Jackson, MS, October 01, 2016 --(PR.com
)-- As the weather transitions from summer to fall, dry vegetation and lower humidity have the potential to increase wildfire activity statewide.
Since June 1, 2016 the Mississippi Forestry Commission (MFC) has responded to and suppressed 259 wildfires that burned 2,363 acres in the state of Mississippi. MFC wildland firefighters were able to save 348 structures from being damaged or destroyed. During the 2015 fall wildfire season, MFC wildland firefighters responded to and suppressed 1,195 wildfires that burned 14,144 acres. As a result, Governor Bryant enacted the first Statewide Burn Ban issued in Mississippi since 2010.
“We would like to ask the public to exercise caution with any outdoor recreational burning, such as campfires and outdoor grills this fall. Wildfires can start with just a spark and spread quickly to endanger forestland, personal property, and lives,” said Charlie Morgan, State Forester. “Please do your part to help prevent wildfires by observing local burn bans and exercising proper fire safety.”
To see a complete list of burn bans in Mississippi, please visit: www.mfc.ms.gov/burn-bans
Burn bans are subject to change at any time. Please check the website frequently to stay up-to-date on any new burn bans that are issued.
The Keetch-Byram Drought Index (KBDI) is 500 - 700 in most areas of the state. The KBDI measures the water content of the soil and duff layers, the scale ranges from 0 – 800 with 800 meaning there is no soil moisture available for vegetation. The index increases for each day an area does not experience rain. High values on the KBDI means that the area is experiencing a severe draught and conditions are favorable for an increase in wildfire activity. In order to view a current KBDI map, visit: bit.ly/KBDIMap
Wildfire prevention tips:
• Find out if there is a burn ban in effect for your area before burning. For a complete list of burn bans, visit: www.mfc.ms.gov/burn-bans
• Check the local weather forecast - do not burn on dry, windy days. Wind carries embers long distances, which can cause spot fires as far away as one-half mile from the burning area.
• Choose a safe burn site for outdoor recreational burning - keep campfires small, only burn untreated wood debris (waste, plastic, rubber tires, and other manufactured products may not be burned), and keep a garden hose or source of water easily accessible. To view the Mississippi Department of Environmental Quality standards regarding outdoor burning, visit: bit.ly/MDEQOpenBurning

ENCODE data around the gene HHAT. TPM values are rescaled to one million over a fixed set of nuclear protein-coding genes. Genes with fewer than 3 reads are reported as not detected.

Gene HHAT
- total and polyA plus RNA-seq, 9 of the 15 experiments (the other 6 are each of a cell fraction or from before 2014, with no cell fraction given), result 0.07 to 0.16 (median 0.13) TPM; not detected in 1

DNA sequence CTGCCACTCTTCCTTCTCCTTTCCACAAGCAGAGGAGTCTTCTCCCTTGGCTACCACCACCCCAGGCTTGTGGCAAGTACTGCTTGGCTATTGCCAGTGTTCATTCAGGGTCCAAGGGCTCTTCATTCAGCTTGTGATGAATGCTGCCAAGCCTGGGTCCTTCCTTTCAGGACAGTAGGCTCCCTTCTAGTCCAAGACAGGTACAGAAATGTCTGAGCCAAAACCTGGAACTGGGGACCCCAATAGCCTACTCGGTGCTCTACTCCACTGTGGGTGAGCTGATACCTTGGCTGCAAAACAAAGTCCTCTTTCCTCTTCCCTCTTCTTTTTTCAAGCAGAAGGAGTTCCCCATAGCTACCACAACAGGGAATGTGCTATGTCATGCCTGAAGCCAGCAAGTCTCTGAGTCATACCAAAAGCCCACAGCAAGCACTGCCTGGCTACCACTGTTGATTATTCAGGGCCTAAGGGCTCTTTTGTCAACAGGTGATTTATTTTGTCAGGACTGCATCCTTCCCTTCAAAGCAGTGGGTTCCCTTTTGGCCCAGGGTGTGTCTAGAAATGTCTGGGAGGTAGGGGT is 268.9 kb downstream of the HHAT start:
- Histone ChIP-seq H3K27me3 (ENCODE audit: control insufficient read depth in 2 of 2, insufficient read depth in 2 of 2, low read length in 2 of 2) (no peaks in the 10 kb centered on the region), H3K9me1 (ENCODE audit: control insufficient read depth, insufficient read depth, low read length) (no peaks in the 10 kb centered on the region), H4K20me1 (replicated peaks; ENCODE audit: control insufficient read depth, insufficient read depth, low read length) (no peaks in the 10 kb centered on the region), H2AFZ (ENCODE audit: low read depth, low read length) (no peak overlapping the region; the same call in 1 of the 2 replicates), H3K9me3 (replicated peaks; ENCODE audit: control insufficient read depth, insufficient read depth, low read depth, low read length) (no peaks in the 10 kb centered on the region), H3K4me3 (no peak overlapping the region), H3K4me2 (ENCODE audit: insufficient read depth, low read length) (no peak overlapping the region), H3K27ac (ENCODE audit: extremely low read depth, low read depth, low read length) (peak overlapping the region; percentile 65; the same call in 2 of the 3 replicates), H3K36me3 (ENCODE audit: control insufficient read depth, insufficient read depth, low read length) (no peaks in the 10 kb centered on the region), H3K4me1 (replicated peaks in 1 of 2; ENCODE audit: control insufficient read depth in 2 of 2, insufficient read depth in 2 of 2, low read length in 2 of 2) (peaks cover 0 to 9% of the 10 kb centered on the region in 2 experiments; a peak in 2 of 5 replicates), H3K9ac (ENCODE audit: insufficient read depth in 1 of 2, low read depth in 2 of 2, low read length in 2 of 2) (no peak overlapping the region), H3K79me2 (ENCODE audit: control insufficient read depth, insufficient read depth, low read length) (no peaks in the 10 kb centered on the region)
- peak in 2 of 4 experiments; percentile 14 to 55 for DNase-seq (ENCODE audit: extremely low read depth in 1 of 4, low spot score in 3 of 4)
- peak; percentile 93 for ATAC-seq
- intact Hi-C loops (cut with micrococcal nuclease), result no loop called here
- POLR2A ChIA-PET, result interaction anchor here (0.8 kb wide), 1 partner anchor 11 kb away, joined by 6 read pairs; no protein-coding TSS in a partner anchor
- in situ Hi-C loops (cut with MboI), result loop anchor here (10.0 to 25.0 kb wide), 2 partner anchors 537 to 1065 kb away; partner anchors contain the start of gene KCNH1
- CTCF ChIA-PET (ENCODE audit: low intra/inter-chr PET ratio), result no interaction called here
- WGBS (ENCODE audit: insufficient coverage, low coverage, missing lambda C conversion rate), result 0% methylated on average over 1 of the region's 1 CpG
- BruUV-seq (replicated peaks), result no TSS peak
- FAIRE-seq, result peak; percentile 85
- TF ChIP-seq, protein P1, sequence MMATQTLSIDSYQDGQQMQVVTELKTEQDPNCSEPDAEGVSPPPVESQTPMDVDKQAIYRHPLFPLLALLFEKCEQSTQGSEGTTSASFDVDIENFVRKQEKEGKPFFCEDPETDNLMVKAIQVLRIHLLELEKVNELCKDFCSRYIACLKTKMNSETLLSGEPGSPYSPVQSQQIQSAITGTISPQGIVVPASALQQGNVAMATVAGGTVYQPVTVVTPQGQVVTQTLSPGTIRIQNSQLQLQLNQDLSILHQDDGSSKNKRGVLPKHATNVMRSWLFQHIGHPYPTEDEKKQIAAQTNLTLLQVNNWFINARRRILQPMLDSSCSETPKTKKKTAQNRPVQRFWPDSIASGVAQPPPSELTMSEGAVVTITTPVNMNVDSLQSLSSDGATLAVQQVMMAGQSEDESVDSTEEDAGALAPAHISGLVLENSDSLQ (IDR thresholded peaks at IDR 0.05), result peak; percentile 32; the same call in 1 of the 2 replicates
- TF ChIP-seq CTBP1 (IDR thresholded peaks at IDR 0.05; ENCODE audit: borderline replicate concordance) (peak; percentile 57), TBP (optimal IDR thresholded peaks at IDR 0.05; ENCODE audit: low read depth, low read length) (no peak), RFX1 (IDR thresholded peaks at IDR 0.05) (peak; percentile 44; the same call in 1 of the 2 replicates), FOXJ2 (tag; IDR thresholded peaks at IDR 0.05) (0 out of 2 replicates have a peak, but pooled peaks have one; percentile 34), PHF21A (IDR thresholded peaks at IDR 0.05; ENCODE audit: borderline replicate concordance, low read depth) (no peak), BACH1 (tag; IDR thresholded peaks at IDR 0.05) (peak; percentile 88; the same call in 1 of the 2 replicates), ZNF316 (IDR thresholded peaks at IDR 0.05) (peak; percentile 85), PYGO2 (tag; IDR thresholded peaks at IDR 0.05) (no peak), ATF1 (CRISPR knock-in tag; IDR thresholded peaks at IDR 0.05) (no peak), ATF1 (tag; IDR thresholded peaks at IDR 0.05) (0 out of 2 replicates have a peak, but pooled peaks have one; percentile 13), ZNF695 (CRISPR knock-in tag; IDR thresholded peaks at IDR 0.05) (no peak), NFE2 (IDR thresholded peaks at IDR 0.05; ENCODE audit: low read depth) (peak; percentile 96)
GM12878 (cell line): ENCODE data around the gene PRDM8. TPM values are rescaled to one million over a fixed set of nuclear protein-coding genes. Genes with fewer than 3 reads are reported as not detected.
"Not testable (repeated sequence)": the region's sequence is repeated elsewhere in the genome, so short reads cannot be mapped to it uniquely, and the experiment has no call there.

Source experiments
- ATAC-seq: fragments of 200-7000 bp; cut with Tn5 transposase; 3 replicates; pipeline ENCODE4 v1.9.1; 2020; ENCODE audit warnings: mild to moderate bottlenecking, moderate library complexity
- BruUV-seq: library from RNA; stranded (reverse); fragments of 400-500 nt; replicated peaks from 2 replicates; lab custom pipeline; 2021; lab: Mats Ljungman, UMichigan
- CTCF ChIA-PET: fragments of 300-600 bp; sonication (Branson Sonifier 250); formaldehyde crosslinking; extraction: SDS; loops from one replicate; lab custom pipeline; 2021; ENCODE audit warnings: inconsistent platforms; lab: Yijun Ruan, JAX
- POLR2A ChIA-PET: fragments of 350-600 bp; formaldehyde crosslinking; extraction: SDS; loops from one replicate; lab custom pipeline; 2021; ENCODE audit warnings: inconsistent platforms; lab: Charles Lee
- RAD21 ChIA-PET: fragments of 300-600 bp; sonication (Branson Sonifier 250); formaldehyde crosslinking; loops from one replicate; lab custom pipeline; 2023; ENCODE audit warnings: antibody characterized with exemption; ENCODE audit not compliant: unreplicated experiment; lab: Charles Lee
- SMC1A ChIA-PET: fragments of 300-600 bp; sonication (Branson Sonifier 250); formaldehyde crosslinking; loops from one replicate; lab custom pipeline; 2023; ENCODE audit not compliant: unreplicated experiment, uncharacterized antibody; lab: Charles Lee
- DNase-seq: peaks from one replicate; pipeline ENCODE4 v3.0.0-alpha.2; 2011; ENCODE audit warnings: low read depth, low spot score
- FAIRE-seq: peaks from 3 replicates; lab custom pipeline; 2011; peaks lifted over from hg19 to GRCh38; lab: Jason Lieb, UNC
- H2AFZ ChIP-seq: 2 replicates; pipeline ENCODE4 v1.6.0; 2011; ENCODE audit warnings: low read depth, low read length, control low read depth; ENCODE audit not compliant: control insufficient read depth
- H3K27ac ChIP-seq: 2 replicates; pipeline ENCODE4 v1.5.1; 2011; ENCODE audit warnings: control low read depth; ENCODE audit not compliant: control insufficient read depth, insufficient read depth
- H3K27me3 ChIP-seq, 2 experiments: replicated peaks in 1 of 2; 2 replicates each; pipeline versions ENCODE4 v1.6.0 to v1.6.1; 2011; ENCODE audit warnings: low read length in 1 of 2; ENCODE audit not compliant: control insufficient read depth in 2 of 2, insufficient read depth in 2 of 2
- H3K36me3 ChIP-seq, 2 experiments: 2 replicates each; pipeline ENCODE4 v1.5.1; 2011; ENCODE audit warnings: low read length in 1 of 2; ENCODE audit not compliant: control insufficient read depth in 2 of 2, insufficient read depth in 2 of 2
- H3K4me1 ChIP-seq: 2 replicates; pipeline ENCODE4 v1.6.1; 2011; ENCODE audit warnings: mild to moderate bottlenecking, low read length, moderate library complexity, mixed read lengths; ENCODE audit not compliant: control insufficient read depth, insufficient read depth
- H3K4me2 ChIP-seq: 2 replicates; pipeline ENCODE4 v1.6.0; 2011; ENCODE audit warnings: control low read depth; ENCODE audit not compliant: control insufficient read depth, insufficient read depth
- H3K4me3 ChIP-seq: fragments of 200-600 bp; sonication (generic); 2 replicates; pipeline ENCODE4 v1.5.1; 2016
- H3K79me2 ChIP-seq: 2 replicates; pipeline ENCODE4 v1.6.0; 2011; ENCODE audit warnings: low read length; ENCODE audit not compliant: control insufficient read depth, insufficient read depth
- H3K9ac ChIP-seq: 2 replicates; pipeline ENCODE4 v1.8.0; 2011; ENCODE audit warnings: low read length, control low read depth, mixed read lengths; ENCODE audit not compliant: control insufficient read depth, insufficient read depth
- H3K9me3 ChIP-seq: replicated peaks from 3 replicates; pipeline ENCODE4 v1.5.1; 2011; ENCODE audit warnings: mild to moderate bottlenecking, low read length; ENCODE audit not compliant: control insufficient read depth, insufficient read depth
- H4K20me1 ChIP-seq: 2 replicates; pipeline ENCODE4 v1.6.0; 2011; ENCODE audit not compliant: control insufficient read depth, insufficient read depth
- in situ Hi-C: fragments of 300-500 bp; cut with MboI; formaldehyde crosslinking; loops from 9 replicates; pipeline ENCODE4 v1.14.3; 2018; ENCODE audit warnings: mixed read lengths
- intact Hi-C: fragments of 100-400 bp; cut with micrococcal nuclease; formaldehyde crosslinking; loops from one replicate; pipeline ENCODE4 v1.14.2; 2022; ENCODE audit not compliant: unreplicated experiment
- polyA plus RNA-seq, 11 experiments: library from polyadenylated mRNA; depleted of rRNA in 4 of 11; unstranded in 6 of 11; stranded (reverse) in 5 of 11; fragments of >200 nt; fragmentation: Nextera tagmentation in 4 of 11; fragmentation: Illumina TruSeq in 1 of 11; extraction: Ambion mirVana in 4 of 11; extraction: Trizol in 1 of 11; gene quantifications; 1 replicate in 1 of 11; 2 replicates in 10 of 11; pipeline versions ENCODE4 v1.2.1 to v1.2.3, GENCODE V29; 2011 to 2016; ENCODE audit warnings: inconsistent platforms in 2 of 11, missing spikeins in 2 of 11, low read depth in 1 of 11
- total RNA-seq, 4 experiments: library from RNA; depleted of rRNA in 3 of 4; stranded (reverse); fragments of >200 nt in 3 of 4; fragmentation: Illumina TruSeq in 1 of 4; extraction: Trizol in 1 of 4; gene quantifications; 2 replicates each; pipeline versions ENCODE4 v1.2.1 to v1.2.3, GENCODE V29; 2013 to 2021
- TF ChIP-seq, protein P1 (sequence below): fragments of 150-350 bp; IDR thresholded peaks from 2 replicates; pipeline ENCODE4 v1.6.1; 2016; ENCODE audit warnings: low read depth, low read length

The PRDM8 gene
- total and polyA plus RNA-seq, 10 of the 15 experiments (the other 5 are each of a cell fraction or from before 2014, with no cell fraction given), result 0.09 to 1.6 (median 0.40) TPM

• The same preventive measures apply when using charcoal grills. When you are finished using a charcoal grill, always let the coals cool completely and douse in water before disposing of them in a metal container. Never leave a grill unattended.
• To report a wildfire, dial 911 or call the Central Dispatch Center for your area, visit: www.mfc.ms.gov/wildfire-report
Nationwide, nine out of ten wildfires are caused by people and could have been prevented with proper care. Please do your part to help prevent wildfire activity by checking burn bans and weather conditions before doing any recreational outdoor burning.
For more information, please visit our website: www.mfc.ms.gov
Established in 1926, the Mississippi Forestry Commission (MFC) protects the state’s valuable forest resources from wildfire, manages approximately 480,000 acres of forested School Trust Land, and delivers quality forest management services and assistance to both rural and urban landowners. Our mission is to provide active leadership in forest protection, forest management, forest inventory, and effective forest information distribution, necessary for Mississippi's sustainable forest-based economy.
There are approximately 19.8 million forested acres in Mississippi. The forestry and forest products industry has a $12.3 billion economic impact on the state of Mississippi and represents almost 70,000 jobs.
Mississippi Forestry Commission Contact
(601) 359-2821; (601) 500-0489